Understanding the Relationship Between Athabasca Bitumen Production and River Water Availability

CIM Toronto 2009
Abstract Oil sands production by surface mining methods is reliant on large amounts of water for the transport of materials and to promote the separation of bitumen from the sands and clays in the raw ore. Much of this water is recycled within the facility but there remains a need for import of fresh water from the Athabasca River. The heavy concentration of industry in the region north of Fort McMurray has placed a stress on this natural resource.

Through a simplified water balance approach, it is possible to quantify the water demand from the Athabasca River at various levels of cumulative bitumen production. Comparison of the estimated river water requirement to intake restrictions imposed by the February 2007 release of the Water Management Framework (WMF) permits identification of the combined bitumen production that can be supported by the river during periods of historically low winter flows. Linking this information with announced dates for new production starts and site expansions, it is possible to arrive at an understanding of when first impacts from the WMF may be felt and the magnitude of the impact.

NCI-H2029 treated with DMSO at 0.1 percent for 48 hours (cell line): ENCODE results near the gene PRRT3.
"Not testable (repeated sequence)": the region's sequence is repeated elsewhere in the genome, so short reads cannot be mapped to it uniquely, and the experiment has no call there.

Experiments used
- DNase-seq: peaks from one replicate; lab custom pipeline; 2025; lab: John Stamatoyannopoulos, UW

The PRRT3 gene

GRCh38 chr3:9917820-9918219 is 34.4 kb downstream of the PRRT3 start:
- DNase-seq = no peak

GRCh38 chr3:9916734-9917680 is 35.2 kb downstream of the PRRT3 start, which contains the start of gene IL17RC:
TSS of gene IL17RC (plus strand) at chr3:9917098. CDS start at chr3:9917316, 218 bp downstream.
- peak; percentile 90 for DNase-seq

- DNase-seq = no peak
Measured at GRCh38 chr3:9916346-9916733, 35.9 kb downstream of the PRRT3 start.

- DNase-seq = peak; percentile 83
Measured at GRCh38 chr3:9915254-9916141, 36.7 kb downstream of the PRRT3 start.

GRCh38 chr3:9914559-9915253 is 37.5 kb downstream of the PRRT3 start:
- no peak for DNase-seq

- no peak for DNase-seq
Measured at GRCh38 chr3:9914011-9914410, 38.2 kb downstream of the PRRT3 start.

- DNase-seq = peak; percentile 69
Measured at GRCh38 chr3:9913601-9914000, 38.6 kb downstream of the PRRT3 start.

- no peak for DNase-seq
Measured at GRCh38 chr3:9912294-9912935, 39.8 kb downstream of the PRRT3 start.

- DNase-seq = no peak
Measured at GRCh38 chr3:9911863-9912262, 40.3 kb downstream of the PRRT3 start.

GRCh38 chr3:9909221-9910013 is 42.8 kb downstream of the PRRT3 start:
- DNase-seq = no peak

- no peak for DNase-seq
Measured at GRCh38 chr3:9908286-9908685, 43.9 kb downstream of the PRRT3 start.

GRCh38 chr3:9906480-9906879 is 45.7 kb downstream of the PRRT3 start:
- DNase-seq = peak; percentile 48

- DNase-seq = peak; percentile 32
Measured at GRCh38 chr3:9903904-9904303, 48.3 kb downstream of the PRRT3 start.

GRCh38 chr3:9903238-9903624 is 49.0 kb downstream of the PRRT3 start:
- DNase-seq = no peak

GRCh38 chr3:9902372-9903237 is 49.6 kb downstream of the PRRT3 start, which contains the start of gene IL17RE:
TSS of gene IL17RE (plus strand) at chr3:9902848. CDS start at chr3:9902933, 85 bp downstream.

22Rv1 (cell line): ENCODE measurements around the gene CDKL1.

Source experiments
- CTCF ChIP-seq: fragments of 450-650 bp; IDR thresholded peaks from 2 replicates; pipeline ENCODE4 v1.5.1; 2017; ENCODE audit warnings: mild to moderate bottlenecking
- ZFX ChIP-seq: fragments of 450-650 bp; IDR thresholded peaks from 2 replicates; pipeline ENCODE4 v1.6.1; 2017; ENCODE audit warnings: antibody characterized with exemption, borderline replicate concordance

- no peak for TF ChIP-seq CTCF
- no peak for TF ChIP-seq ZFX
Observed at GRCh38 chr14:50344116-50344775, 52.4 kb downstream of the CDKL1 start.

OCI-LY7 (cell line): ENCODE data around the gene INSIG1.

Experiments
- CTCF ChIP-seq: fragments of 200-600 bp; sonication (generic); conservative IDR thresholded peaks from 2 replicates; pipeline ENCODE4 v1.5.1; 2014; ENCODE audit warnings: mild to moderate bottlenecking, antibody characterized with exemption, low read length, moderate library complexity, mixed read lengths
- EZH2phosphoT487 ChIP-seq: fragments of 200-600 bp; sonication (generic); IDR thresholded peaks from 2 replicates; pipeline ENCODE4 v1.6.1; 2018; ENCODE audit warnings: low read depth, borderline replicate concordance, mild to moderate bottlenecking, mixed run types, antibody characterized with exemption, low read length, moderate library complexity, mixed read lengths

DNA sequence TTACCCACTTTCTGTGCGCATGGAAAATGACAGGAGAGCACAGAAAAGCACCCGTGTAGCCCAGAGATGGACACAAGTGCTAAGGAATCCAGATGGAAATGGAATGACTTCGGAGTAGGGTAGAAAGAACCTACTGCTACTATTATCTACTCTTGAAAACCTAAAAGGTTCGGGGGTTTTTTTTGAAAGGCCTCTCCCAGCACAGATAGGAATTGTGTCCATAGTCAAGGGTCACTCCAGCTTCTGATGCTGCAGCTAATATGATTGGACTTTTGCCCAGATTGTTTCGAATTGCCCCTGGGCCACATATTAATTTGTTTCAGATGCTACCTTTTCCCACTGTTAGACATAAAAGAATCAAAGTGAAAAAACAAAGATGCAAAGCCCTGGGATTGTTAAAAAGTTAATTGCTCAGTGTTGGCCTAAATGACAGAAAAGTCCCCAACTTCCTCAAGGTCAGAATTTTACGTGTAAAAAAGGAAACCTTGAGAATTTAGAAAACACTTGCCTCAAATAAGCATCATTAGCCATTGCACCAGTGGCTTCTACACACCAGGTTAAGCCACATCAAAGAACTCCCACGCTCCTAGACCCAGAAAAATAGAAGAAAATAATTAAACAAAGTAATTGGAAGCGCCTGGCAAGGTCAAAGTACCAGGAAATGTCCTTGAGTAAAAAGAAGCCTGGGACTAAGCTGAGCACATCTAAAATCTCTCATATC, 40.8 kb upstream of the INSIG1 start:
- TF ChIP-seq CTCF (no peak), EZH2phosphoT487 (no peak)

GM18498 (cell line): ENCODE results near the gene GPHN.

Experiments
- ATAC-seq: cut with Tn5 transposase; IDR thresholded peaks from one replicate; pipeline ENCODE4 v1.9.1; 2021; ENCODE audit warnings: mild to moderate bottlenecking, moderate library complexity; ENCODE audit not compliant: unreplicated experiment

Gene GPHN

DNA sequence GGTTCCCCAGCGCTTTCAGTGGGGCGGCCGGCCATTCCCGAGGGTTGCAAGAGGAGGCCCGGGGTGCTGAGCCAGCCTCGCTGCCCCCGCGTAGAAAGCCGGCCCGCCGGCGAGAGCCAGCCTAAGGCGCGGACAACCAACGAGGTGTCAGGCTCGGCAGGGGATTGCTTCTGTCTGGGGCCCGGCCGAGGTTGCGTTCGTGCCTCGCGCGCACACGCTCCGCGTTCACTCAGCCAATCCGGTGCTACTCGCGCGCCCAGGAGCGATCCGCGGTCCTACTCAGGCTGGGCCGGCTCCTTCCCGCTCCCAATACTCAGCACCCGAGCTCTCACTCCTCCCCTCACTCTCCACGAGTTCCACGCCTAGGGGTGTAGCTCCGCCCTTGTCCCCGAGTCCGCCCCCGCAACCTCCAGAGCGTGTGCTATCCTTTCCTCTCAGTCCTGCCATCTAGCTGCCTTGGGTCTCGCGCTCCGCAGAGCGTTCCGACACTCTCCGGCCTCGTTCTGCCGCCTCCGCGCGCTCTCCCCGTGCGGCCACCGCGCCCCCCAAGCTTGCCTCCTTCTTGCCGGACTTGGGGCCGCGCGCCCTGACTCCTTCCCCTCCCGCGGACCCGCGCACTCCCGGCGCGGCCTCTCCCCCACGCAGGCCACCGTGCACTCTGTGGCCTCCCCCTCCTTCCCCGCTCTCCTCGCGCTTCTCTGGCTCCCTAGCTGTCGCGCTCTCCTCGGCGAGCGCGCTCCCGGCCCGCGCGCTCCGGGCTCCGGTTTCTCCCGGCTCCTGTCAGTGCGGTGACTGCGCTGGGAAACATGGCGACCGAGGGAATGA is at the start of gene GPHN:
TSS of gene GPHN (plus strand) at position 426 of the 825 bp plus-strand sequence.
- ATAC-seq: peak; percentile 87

This presentation will also consider adjustments to the baseline water balance to reflect different tailings and water management strategies. In particular, the influences of increased capacity for raw water storage and of Directive 074 on Tailings Performance Criteria and Requirements will be reviewed.
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